Workforce Reskilling: Enabling the Future of Your Business
During a time of rebalancing work-life of the individual while pace of automation and machine skilling amongst organisations is holding firm, to what extent the workforce of each organisation is prepared for jobs of tomorrow will define their future success. However, the acute requirement of human reskilling today will add to a better and even new direction for organisations that act.
What is the impact?
What challenges are businesses experiencing?
While the current market conditions make it harder to understand the full effects of the pandemic – or even for these to materialise – in businesses, within sectors and across our society, at least effects in the workplace and workforce of most UK organisations are evidently permanent, deep and broad having changed how employees work forever. However today yet new challenges and opportunities for businesses have emerged about workforce effectiveness and productivity that are likely to drive decisions and further changes in the composition of the workforces of many businesses, as well as, about organisational, business and operational priorities needing to have. Maintaining an effective workforce has rarely been more relevant, while preparing it in order to be able to compete in the years ahead has never been more strategically important.
The level of workforce skilling today is an ever more important catalyst of the performance of organisations. However with automation accelerating across more areas in business and corners of our society, and machine abilities fast improving, the ability of employees to continue to perform their roles and add or exceed the required value is scrupulously reassessed. For decisions on productivity potential of a role, comparison is not only between employees and their abilities. The case of automation or semi-automation of a role is frequently considered. Business leaders and their employees need to work together in developing a forward-looking future-ready workforce for their organisations, where new skills are developed, productivity per employee is increased, life experiences of employees are supported and human talent is able to flourish while balance between humans and machines is achieved and a strong organisational culture is maintained. The organisational path that businesses choose to pursue for developing their workforces is not expected to be easy and success is never guaranteed, however as the last crisis has taught everyone, resilience, tenacity and resolve are still human traits that can deliver what is needed in business and beyond.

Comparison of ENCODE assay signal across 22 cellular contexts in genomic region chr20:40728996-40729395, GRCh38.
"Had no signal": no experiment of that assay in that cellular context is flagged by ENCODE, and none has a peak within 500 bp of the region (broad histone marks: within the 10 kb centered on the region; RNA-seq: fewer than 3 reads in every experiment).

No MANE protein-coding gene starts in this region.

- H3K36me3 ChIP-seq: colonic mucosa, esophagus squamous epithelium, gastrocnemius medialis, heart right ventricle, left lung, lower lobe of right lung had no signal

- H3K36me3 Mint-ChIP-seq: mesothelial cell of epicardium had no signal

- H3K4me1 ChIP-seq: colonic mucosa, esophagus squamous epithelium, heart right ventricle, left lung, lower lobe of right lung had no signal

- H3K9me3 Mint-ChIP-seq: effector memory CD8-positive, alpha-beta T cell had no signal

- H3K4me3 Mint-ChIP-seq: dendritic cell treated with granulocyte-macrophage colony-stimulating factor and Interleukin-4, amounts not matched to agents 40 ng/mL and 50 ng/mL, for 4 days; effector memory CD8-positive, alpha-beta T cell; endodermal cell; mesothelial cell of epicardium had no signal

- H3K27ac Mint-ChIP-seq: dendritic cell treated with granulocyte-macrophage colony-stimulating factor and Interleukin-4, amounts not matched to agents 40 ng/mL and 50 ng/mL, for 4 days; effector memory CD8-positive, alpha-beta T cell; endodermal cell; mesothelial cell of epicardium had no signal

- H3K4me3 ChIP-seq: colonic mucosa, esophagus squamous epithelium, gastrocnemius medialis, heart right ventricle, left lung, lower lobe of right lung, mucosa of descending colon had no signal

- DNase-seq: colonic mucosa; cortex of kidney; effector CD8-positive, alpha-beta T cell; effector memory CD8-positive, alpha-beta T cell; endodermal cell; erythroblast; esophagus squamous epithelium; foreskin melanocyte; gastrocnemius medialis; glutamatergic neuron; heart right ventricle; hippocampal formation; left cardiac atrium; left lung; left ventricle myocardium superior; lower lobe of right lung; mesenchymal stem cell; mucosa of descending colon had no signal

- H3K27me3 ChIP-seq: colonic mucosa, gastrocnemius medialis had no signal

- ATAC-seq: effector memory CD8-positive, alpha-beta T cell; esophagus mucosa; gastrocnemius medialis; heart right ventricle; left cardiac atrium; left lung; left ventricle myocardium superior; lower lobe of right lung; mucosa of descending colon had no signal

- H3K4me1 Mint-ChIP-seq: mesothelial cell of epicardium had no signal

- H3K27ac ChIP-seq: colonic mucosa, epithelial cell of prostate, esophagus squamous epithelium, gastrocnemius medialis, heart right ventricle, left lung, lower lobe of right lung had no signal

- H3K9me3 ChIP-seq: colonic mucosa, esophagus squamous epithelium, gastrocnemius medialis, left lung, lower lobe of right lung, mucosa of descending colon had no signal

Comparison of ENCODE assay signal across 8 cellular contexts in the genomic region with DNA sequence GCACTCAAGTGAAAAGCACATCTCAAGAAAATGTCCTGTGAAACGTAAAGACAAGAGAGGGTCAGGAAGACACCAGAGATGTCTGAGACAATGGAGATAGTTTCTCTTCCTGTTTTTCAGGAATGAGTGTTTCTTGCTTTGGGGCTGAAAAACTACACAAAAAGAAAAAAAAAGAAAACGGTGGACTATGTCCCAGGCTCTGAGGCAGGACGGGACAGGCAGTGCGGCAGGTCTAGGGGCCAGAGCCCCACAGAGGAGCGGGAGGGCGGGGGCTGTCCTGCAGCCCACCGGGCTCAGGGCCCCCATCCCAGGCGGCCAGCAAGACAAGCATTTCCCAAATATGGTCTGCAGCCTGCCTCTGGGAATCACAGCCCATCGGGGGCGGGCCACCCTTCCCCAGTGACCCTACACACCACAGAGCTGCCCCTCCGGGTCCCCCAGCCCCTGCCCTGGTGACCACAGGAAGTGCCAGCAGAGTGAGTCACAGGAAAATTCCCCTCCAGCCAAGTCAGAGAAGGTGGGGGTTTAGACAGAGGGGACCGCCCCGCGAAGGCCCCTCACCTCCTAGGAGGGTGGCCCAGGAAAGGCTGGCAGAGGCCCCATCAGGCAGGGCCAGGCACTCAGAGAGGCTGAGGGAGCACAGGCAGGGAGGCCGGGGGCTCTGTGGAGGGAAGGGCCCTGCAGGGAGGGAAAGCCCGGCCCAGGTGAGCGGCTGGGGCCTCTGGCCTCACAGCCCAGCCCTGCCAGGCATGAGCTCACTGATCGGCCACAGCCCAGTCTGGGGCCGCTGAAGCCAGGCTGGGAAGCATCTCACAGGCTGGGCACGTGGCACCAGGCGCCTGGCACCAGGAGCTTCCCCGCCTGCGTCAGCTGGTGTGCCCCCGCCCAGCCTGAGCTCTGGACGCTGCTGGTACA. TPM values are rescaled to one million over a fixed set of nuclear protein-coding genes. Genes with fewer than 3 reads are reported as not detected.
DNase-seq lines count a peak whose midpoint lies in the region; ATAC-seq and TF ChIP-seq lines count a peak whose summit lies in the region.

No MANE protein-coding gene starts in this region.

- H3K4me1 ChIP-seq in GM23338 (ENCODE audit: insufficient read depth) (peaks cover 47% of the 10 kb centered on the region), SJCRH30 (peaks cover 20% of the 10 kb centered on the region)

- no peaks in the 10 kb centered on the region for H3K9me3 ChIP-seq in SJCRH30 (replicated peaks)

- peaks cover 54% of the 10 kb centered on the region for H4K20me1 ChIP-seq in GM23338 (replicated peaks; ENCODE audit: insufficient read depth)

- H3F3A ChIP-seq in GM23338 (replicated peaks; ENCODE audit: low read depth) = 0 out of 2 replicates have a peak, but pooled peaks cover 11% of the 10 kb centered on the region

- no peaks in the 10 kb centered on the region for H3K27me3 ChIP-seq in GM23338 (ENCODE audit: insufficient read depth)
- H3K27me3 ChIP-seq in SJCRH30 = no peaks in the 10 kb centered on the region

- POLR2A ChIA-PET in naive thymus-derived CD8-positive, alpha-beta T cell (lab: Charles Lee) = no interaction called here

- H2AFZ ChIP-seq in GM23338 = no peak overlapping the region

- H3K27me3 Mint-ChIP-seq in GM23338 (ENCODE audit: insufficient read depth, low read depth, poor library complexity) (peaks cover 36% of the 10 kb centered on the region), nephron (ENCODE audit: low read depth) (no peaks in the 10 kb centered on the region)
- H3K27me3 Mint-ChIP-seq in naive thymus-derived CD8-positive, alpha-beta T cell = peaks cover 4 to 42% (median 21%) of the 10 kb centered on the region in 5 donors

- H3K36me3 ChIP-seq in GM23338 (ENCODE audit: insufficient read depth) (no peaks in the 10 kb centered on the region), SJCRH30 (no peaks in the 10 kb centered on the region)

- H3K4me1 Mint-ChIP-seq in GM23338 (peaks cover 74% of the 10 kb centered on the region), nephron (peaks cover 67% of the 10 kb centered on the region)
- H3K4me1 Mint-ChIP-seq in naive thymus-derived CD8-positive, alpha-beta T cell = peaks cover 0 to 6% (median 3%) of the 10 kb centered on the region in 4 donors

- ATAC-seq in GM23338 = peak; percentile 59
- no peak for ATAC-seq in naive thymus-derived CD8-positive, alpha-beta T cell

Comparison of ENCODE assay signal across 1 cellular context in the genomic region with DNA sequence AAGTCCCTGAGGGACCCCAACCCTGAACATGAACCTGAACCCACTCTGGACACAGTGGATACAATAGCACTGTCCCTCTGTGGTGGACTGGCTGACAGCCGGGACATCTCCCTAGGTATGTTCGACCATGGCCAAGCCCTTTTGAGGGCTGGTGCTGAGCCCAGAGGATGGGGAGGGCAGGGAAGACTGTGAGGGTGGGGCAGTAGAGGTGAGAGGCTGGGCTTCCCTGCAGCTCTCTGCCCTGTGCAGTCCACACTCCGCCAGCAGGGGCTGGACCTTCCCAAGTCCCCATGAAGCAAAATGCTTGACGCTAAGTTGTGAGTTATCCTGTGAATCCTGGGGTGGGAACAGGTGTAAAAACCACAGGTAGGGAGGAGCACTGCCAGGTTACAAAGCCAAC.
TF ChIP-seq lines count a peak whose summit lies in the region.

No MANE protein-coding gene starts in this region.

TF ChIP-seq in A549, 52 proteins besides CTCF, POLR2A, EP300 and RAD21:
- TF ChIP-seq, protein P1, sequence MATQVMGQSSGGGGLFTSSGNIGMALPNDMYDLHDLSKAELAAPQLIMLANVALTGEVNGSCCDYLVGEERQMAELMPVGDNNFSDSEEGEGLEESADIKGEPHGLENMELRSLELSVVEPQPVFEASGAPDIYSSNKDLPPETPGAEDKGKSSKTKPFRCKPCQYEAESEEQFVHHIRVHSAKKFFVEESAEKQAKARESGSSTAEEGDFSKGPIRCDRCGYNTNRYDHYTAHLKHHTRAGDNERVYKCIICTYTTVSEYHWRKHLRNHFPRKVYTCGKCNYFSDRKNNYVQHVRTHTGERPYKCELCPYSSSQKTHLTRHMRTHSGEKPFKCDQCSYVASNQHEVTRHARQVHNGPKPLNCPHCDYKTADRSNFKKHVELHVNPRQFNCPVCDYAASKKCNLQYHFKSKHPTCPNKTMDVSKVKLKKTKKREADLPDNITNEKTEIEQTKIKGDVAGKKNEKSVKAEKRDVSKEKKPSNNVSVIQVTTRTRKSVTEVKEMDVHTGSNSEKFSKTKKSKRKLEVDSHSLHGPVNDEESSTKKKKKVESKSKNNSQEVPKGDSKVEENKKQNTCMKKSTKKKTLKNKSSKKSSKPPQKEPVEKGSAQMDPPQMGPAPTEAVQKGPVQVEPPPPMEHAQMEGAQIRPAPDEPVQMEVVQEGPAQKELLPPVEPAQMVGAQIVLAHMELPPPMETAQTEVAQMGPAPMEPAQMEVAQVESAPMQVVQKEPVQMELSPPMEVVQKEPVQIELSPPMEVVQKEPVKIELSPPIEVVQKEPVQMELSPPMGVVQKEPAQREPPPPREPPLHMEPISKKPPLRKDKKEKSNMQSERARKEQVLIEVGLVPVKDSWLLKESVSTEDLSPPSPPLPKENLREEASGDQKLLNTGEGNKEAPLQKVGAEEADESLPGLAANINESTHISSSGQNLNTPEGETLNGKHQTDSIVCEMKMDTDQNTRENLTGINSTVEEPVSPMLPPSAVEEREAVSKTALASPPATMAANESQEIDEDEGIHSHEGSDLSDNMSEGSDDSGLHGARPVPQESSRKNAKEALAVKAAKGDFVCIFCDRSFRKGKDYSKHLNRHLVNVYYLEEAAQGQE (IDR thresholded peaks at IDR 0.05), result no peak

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What businesses need to do?
Today, many organisations in the UK are experiencing a skills gap between skills they require and these that employees possess, recruitment difficulties with fewer people applying for roles and accepting role offers, as well as, labor shortages where in Q1 2022 was the first time since records began that number of job vacancies were more than number of unemployed people in the labor market. In the last two years, the pandemic-driven crisis that happened and changed the workplace and even workforce of most organisations forever and significant acceleration of digitalisation in business have created a new highly challenging requirement for workforce reskilling across multiple industries.
Businesses need once again to respond decisively, however this time it is not a quick solution that is needed or can be implemented but strong understanding of the labor market, distinct organisation vision and a compelling strategy for L&D. Business leaders need to take ownership of the development of their workforce, communicate in a regular manner business initiatives in automation that transform their organisation but also affect their employees and cascade a clear accountability from the top for increasing employee participation in forward-looking novel L&D programmes. This can ensure effective workforce reskilling for their organisation to be able to compete today while with elevated confidence they set strong foundations of their workforce for the future.